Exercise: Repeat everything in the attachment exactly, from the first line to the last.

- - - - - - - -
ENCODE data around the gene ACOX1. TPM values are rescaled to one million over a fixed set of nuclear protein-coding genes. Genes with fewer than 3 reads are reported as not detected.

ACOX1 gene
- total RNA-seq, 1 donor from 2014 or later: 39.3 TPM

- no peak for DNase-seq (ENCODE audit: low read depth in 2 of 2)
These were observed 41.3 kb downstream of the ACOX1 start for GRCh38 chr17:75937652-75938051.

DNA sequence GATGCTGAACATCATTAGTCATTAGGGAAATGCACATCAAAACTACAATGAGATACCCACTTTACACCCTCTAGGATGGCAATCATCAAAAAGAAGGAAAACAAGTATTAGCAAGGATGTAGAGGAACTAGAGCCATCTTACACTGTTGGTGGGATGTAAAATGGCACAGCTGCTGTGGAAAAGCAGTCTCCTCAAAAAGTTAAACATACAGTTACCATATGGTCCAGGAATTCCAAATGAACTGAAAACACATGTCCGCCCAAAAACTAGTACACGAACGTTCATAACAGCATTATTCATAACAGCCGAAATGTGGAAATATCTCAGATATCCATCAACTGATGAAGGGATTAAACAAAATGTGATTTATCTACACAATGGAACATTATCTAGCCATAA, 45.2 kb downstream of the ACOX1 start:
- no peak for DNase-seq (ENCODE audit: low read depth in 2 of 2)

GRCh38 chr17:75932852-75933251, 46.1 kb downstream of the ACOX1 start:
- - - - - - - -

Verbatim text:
ENCODE data around the gene ACOX1. TPM values are rescaled to one million over a fixed set of nuclear protein-coding genes. Genes with fewer than 3 reads are reported as not detected.

ACOX1 gene
- total RNA-seq, 1 donor from 2014 or later: 39.3 TPM

- no peak for DNase-seq (ENCODE audit: low read depth in 2 of 2)
These were observed 41.3 kb downstream of the ACOX1 start for GRCh38 chr17:75937652-75938051.

DNA sequence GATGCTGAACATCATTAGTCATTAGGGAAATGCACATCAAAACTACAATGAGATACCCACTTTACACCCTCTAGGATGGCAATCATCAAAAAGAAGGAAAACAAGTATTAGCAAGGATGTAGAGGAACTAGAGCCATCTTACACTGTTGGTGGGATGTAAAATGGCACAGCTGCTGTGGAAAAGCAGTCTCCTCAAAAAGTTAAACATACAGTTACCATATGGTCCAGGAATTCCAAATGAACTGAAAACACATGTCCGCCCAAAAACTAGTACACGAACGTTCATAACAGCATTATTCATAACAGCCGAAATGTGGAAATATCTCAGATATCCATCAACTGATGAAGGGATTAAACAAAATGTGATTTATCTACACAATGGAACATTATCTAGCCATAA, 45.2 kb downstream of the ACOX1 start:
- no peak for DNase-seq (ENCODE audit: low read depth in 2 of 2)

GRCh38 chr17:75932852-75933251, 46.1 kb downstream of the ACOX1 start: